Doctor's Corner: The Hunger Games - Why We Can't Stop Eating!
It’s been a stressful day- you had a disagreement with a colleague or partner, your bank account balance was lower than expected and the hot water wasn’t working when you got home. If you have kids, perhaps they kept you up the night before and refused to go to sleep tonight. Whatever the situation, the day is finally over, the TV goes on and the only thing you want to feel is love and comfort - acknowledgement and reward for getting through your day and being you!
The next thing you know you’re standing in front of an open fridge or kitchen cabinet trying to provide yourself with that elusive feeling of wellbeing through food. Then of course there’s the guilt and regret. Immediate gratification can turn to a deepening sense of dissatisfaction with ourselves making it more and more likely that we will seek out comfort in the same way again – let the hunger games begin!
Most of us have developed many lasting associations between eating and the sensations of love, comfort, home and family. We are given treats as rewards, to make us feel loved and to comfort us from a scrape or embarrassment when we are little, are inducted into the great tradition of overeating on holidays and inundated through TV and print ads with positive messaging about how food will make us feel. Our foods are even hyper-flavored with salt, fat and chemical agents that over stimulate the senses and cause extreme rushes of pleasure hormones, leaving many to unwittingly become addicted to the sensation. Think of that old Lays potato chip catchphrase "you can't eat just one!"
There's nothing wrong with enjoying a good meal or breaking bread with those you love, but the thin line between nourishment and emotional crutch can become an ever-steepening slippery slope for those of us struggling to keep off extra weight or combat chronic disease.
If you find yourself seeking solace or reward through food even when you don't feel hungry on a regular basis, there's hope! Here are some simple naturopathic tips to improve your relationship with food and break the drive to overeat:
Honor food and savor tradition: food can indeed nourish us at the deepest levels of our being. Try and make time to honor the magical healing power of good food and personal traditions. Make sure you have regular opportunities to share a delicious meal with the people you love the most. Remind yourself that these are your opportunities to stock up on the sensations of connectedness, community and comfort.
In my practice I often employ visualization and guided imagery techniques to help my patients access the feeling of being both physically as well as emotionally well-nourished without the binges. Often patients who are willing to do a little “homework” find additional benefit from guided journaling exercises to hone in on triggers (stress, relationships etc.) I’ve seen fantastic results once patients are able to name the underlying reasons for the behavior.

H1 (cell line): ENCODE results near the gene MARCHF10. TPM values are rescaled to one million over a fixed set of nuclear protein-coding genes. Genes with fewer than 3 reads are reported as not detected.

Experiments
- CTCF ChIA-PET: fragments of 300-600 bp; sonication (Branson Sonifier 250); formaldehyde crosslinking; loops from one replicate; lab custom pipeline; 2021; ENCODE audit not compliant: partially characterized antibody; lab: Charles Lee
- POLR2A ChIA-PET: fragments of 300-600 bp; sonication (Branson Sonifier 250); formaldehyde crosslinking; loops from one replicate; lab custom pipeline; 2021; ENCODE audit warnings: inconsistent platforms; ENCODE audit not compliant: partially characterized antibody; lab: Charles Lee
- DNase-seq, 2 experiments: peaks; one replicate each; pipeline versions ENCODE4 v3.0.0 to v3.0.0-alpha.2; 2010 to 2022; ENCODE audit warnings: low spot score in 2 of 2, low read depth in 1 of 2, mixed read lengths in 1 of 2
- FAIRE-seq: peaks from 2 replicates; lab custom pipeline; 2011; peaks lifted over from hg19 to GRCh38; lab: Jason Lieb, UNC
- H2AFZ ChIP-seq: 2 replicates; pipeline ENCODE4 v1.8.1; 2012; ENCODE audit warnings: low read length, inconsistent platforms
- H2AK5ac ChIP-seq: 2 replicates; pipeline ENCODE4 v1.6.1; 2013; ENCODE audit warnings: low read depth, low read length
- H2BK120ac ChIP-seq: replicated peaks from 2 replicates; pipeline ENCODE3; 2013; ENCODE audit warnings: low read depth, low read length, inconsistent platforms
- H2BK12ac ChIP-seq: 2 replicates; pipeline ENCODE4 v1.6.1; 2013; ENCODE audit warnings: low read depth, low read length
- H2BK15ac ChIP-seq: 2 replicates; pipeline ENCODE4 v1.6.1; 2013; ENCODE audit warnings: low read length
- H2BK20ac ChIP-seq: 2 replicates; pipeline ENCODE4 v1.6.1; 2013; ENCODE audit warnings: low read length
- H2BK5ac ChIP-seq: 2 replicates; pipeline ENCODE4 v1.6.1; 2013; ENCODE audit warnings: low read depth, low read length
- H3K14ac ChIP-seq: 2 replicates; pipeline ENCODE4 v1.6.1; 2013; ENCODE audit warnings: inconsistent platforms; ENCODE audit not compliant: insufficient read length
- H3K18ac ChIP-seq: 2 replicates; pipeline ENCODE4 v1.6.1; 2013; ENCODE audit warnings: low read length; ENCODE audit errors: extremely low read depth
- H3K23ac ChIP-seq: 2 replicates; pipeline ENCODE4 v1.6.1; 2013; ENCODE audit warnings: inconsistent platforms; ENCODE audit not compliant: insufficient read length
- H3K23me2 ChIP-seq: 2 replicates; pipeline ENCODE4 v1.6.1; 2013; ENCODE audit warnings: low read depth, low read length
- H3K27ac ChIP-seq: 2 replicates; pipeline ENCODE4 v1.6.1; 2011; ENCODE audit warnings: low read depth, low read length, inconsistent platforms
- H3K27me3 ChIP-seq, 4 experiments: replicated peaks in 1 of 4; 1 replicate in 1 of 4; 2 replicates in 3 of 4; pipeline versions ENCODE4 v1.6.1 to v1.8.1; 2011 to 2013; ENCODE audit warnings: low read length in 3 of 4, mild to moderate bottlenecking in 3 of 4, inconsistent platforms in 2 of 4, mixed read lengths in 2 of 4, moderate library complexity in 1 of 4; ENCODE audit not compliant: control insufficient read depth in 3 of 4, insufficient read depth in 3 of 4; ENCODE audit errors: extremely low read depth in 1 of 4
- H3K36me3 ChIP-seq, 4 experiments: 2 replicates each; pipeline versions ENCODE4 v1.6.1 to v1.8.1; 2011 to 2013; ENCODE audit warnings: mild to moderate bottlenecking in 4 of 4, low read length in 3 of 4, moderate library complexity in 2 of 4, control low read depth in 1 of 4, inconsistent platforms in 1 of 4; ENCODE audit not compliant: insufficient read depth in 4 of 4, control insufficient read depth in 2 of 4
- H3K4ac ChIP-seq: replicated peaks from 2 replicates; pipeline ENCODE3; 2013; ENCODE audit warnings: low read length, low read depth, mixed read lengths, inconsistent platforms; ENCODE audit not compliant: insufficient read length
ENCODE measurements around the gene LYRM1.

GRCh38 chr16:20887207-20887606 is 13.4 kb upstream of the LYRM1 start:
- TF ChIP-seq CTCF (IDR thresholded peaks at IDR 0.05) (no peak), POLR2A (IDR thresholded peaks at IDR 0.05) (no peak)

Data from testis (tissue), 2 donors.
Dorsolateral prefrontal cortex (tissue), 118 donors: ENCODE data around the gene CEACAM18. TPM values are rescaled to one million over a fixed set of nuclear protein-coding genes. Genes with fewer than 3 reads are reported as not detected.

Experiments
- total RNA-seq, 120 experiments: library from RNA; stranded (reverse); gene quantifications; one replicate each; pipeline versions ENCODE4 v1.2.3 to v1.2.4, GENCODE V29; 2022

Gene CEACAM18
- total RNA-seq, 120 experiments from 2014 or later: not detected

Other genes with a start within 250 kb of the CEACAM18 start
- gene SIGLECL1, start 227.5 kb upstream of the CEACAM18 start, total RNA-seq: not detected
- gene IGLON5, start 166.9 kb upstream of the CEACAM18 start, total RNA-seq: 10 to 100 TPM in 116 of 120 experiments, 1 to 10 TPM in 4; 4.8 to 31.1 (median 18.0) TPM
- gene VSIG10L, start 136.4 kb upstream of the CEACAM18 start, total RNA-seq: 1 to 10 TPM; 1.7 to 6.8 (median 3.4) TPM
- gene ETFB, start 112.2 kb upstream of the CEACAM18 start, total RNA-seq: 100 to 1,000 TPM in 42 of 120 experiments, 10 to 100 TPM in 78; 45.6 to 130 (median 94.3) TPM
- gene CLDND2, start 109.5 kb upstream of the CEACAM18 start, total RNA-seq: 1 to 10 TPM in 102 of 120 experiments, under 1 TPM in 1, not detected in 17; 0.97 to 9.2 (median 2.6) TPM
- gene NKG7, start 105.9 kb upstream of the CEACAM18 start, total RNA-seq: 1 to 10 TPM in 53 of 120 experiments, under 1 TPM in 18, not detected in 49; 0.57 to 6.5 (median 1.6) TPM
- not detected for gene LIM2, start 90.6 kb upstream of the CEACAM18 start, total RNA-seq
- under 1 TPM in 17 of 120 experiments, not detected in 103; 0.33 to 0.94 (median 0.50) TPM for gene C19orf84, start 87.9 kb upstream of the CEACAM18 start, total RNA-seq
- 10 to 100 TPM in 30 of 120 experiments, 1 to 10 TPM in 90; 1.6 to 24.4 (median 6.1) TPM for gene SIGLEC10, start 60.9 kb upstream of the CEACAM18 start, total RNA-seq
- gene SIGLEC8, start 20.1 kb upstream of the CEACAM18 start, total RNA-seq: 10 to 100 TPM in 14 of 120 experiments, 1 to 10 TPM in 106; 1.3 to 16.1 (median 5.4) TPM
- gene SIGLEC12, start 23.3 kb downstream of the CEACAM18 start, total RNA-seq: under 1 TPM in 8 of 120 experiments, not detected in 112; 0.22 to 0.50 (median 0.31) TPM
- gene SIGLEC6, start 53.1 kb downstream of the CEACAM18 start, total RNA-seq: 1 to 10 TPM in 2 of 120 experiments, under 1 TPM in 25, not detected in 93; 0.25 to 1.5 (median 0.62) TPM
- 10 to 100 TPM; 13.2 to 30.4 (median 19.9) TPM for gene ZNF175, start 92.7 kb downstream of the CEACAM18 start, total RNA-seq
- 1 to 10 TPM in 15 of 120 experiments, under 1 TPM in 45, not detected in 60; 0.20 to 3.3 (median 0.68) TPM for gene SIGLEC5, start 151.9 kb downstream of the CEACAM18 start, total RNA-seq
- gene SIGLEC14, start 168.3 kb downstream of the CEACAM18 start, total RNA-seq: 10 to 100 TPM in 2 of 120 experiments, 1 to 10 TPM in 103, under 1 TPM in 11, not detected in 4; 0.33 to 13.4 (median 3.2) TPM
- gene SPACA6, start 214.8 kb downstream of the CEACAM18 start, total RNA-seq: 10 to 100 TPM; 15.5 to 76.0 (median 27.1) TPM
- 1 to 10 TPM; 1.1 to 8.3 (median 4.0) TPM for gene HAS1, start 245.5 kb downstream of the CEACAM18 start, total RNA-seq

Let food become thy medicine: we are indeed what we eat - literally! The foods we eat are broken down to become the essential building blocks the body needs to repair, renew and stay healthy. When we practice seeing food as our source of wellness, it becomes easier to abstain from binging on treat foods. Conscious eating is also an essential part of the healing nature of food. Take the time to enjoy the food that you are choosing to eat.
One suggestion I often give my patients is to practice “conscious eating” during one meal each day. Pay attention to the taste, smell and texture of the food as you eat it. Chew your food thoroughly and focus on when you stop feeling hungry, making a commitment to stopping at that point. It helps to eat your meal without distractions such as TV or reading on your iPad or phone so that you are able to actually enjoy your meal.
Don't go hungry: ever tried to go grocery shopping when hungry only to come home with a bag full of indulgent and expensive groceries not on your shopping list? Willpower and reason can be easily overshadowed by a cranky empty stomach!
The first thing I recommend is to eat a protein-rich breakfast. It’s a fantastic first step to reducing your chances of overeating throughout the day, especially those late-night binges. If you have days where preparing meals will take too long or feels overwhelming, try keeping a good protein powder available for a quick smoothie or try adding it to unsweetened applesauce as a snack.
Treat yourself to the guidance and support you deserve: most of us don't have the time or perhaps the interest to research the best food choices for our optimal health. There are so many options out there that even if you've taken the time to research diets and plan out fulfilling meals it can truly be overwhelming to know what to choose. Paleo? Vegan? Lemon water fasting? Rotation diet with a day you only eat brownies (my favorite!) When facing issues of chronic stress management it’s always helpful to have an expert opinion and guidance simply to reduce the sensations of isolation and willpower fatigue. Naturopathic physicians are a great choice when seeking out support. They will take into consideration your mental and emotional state, lifestyle stressors, habits and capacity to take on change as well as your state of overall health in the process of assisting you in better diet habits. Contact the office today to schedule a free first-time consultation and start the road to a happier, healthier you!